Opinion: Standing up for ourselves


by Steffi Lee, Editor in Chief

We started talking about the feminism movement in my U.S. Media History class recently, and the questions brought up aligned with everything I’ve been thinking of now that I’m trying to plan what I need to do in the working world.

What do I need to do in the working world?

Sheryl Sandberg, chief operating officer of Facebook, says women should lean into their careers so they can succeed. This idea resonated well with many 20-somethings like me, who have big dreams of making it far in any career we choose. It still does – this conversation goes on daily through opinion pieces, forums, tweets and more.

Now I’m officially part of that conversation – my adviser and I both realized a week ago that I’m able to graduate a year early. I accepted that idea immediately and turned in my graduation application in the same hour.

I should be fine, right? I’m saving money and now I have a chance to start doing what I love at an early age.

Kind of.

‘Don’t worry, you’ll be fine’

My parents, friends, professors and mentors all have the same message for me when I get stressed about jobs and classes. They say worrying is okay, but I shouldn’t feel this way because everything will be fine.

But at 20 years old and working in multiple male dominated environments is intimidating. What’s also horrifying is as an aspiring television news reporter, news directors can pop out your reel in less than a minute. They don’t even have to care about storytelling because in the first couple of seconds, they just have to look at you and hear your voice. I’ve mentally prepared myself for that to happen, and after speaking with plenty of professionals in this industry, they’ve all gone through the same worries I’m currently experiencing.

Every time I read about leaning in, they all follow one path or another. If a female builds her brand and succeeds in her career from being bold, then she often has it better than the female who doesn’t. I know it’s hard to generalize and situations are different for everyone, but those who lean in do seem to build successful careers. They also know how to manage a work-life balance that won’t make sense to any 20-something.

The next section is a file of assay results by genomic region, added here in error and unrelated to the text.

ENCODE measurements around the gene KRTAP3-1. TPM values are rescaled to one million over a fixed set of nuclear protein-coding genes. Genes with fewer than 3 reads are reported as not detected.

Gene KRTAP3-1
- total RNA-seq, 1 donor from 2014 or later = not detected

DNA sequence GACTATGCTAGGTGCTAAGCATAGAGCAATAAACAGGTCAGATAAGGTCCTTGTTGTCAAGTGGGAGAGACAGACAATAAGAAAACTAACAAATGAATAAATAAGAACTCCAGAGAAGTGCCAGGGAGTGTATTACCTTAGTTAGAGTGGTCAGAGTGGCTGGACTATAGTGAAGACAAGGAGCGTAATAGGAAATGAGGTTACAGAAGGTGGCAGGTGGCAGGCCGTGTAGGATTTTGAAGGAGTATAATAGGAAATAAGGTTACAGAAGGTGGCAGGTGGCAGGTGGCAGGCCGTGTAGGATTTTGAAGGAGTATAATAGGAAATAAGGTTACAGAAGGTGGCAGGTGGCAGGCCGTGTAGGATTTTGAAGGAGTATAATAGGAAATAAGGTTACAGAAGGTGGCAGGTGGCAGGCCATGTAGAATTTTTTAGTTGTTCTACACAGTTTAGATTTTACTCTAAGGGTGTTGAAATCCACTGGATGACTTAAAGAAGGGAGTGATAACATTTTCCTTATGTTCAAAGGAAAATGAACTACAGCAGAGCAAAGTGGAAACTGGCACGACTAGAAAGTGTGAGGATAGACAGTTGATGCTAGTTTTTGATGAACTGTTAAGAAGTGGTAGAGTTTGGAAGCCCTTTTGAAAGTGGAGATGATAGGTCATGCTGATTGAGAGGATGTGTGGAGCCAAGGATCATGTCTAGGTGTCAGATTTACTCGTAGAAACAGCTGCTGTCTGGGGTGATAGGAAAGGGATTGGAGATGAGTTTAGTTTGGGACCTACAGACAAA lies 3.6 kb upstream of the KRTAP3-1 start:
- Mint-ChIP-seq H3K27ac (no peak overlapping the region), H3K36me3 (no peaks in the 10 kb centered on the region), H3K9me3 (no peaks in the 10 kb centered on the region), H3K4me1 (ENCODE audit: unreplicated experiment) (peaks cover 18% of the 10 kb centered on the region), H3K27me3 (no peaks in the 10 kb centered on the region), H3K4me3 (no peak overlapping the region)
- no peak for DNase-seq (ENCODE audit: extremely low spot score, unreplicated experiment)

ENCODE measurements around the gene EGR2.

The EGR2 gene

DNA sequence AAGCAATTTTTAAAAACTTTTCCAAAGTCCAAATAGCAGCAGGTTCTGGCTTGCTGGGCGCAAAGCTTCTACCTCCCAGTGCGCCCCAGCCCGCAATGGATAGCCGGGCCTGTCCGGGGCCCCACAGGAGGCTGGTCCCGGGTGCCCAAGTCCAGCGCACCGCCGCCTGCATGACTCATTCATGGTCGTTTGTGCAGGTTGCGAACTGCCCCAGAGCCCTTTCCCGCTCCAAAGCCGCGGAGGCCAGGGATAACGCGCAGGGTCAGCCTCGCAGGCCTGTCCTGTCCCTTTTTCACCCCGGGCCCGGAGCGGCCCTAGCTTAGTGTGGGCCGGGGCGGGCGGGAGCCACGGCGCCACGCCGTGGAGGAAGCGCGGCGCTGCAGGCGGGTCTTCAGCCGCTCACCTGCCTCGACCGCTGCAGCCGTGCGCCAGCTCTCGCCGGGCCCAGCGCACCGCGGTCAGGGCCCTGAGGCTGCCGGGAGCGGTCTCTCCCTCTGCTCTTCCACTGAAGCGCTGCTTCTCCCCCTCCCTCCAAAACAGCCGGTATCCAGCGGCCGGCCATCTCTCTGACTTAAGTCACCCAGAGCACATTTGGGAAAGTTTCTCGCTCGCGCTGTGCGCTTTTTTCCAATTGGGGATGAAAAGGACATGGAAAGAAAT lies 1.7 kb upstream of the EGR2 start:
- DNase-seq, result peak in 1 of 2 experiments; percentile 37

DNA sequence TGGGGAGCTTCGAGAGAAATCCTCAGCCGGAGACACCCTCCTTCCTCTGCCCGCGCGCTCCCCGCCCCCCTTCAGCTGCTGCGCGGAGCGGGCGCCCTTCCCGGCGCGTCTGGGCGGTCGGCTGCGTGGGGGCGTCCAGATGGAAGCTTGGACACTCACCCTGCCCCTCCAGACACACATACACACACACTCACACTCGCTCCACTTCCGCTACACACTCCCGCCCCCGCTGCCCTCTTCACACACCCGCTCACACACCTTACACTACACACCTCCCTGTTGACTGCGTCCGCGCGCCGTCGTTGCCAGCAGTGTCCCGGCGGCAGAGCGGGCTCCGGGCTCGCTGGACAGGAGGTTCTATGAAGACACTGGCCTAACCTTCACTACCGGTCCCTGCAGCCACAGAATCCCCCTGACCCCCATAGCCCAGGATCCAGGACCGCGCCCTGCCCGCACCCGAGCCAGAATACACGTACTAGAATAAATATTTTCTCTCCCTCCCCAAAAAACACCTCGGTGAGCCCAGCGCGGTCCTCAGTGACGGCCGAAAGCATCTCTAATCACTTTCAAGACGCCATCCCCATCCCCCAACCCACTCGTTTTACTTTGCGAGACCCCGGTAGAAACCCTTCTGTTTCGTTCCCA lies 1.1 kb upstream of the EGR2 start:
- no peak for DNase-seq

‘You need to be cocky and confident’

Women are said to be quiet in the workplace, due to intimidation or because they’re trying to stay away from building a reputation of being too rude.

Sometimes, we’re reduced to feeling like we shouldn’t apply for certain internships or jobs because we feel like we aren’t worthy of doing so.

If there’s anything females need to do in the media industry, I’ve learned, it’s to not stay quiet. Whether it’s inside the office or out on the field, it’s worth taking the risk.

That doesn’t make it any less scary. I recently had a conversation with a friend regarding how intimidated I felt doing the job I loved.

He told me I needed to be cocky and confident, and if I already wasn’t doing that, I needed to start.

When Jill Abramson, former New York Times executive editor, was fired, she talked to reporters at Cosmopolitan saying she wasn’t ashamed. She opened up about how publisher Arthur Sulzberger Jr. said her management style was problematic and how women editors sent her flowers after Politico profiled her negatively.

She said she wasn’t ashamed, but did cry after reading that article.

“I don’t regret admitting I did,” Abramson said. “The reason I wanted to do this interview is that I think it is important to try to speak very candidly to young women. The most important advice I would still give – and it may seem crazy because I did lose this job I really loved – you have to be an authentic person. I did cry.”

Standing tall and constantly pride in your own work is hard after hearing how it can hurt your reputation to seem proud of your work. As a result, it’s natural for many of us to feel like the work we produce is subpar.

Standing up for yourself

Women in the workplace struggle to lean in and to act confident in many situations, but those who have leaned in made it easier for us. That’s what I’ve realized through conversations in U.S. Media History. I know it’s what I need to do.

It’s what we all need to do in order to survive in this economy.

So in honor of the women who pushed hard to get us rights, proved that we could do well in the same jobs males do and fought sexism in the workplace, we’ll make you proud.

We’ll stand up for ourselves, the way you did for us by standing your own ground.